communications are also being deployed nationwide in this band.
Millions of such unlicensed devices are in operation today and more
are being turned on daily. Obviously, retaining the 900 MHz band is
essential for low-cost products that consumers expect to continue
The FCC has proposed to give a priority license -- meaning any
unlicensed device that interferes must leave the channel -- to a
vehicle location system. Unfortunately, the 20 year old technology
proposed is said to be very interference prone. Thus, most current 900
MHz unlicensed devices would be banned (subject to penalties of up to
$10,000 per day). We are not opposed to the service, which could be
quite valuable. The FCC should, however, require that effective
spectrum conservation technologies be applied as a condition for
permanently authorizing these stations. The monitoring services could
thrive in only a small segment (certainly no more than 4 MHz) of the
900 band and the millions of Part 15 products could continue to use
Public comment to the FCC on "Docket 93-61" is needed, calling for
restricting these preclusive monitoring stations to a small part of
the band, and for continuing to make the band available for
The Necessary Sum of the Parts.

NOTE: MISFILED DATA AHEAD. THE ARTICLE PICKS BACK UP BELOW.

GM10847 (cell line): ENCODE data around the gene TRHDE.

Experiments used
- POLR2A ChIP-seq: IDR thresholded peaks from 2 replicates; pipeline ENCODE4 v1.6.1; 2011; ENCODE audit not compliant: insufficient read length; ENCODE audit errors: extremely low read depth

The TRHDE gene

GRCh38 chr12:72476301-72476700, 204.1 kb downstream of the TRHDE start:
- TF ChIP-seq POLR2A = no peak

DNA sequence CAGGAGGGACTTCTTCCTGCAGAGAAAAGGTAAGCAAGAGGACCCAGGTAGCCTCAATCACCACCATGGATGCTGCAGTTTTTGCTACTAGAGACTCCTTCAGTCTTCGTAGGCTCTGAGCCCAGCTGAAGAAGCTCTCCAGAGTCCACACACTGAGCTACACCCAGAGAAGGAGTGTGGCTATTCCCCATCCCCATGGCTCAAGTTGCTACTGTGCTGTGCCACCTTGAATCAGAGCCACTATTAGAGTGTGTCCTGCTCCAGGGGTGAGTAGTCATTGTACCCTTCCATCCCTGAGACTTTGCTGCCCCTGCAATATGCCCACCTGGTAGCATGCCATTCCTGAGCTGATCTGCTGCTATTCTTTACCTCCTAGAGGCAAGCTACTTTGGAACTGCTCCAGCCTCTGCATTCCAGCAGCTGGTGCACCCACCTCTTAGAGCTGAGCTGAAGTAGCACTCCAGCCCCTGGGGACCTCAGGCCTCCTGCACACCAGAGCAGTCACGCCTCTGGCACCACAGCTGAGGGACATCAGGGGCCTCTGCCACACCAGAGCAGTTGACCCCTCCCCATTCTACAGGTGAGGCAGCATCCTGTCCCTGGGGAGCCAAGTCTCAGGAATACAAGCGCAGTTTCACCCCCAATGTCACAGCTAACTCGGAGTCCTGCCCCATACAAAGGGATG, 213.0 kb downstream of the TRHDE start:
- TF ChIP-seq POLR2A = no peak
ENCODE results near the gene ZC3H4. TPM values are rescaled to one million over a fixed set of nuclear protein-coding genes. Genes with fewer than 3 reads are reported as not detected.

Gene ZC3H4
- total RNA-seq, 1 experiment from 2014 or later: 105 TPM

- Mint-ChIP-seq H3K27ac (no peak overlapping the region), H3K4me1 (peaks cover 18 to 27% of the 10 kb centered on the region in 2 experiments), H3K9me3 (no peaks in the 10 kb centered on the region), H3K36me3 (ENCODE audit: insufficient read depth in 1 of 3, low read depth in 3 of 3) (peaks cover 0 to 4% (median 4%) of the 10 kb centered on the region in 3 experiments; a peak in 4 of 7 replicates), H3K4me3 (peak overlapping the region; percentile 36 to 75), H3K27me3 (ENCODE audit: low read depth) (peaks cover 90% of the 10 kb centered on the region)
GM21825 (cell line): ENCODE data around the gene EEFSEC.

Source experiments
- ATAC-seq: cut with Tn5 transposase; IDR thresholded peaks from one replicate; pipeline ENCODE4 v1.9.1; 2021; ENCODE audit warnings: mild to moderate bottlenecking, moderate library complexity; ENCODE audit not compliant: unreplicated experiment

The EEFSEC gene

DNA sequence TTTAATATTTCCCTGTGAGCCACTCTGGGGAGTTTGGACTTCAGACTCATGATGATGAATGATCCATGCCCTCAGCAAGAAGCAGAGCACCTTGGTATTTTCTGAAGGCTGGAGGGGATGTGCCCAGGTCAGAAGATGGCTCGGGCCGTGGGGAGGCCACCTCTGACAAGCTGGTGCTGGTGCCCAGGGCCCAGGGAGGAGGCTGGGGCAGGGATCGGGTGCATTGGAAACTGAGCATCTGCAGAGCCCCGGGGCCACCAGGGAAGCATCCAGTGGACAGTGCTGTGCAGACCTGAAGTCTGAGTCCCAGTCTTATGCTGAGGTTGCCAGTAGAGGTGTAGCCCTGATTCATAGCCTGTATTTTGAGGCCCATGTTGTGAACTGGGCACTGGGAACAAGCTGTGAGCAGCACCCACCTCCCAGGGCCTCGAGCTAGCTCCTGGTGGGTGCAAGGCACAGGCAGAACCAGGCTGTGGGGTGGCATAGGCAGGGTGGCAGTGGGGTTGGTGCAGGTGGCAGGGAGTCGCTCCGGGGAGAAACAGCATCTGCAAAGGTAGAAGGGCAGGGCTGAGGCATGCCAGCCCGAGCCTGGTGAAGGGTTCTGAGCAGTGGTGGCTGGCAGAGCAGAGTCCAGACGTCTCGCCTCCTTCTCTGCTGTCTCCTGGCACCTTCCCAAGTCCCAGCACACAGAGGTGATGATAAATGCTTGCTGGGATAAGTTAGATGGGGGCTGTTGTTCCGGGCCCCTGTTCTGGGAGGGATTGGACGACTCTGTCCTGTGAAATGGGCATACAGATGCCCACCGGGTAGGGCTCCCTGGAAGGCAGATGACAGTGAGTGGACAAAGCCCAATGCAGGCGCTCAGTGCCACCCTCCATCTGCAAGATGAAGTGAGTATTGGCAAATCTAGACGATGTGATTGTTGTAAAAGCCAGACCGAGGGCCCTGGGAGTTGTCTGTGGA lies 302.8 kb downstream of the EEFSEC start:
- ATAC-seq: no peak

Each frequency band being scrutinized by the FCC has important
characteristics that define nonlicensed wireless communications and
the ways we will or will not benefit from these technologies. The FCC
also now has the opportunity to allocate additional dedicated,
exclusive nonlicensed spectrum to be available to all users. Each band
and each set of rules is part of an essential array of permanent
spectrum resources. If, however, the regulatory process continues as a
series of unconnected negative decisions as is possible without public
expressions of interest and concern, there will be no public spectrum
resources. All of the public beaches will be auctioned off.
Each of us can envision how we might use nonlicensed wireless communications.
Now we must convey our visions to the FCC. If we do so effectively,
the process will serve us well.
How to be heard:
The summary of the discussion above is that the FCC should be told
that there are compelling demands and values for nonlicensed wireless
bands, that cannot be met through licensed radio services. You should
ask the FCC to take every necessary step to fulfill these needs.
Your written comments to the FCC can be sent to:
Chairman Reed Hundt
Federal Communications Commission
1919 M Street N.W.
Washington, DC 20554
You may also wish to describe your objectives to your elected
representatives in Washington and ask them to contact the FCC.
For further information: Jim Burger [firstname.lastname@example.org], Director of
Government Affairs, Apple Computer, Inc. (202) 466-7088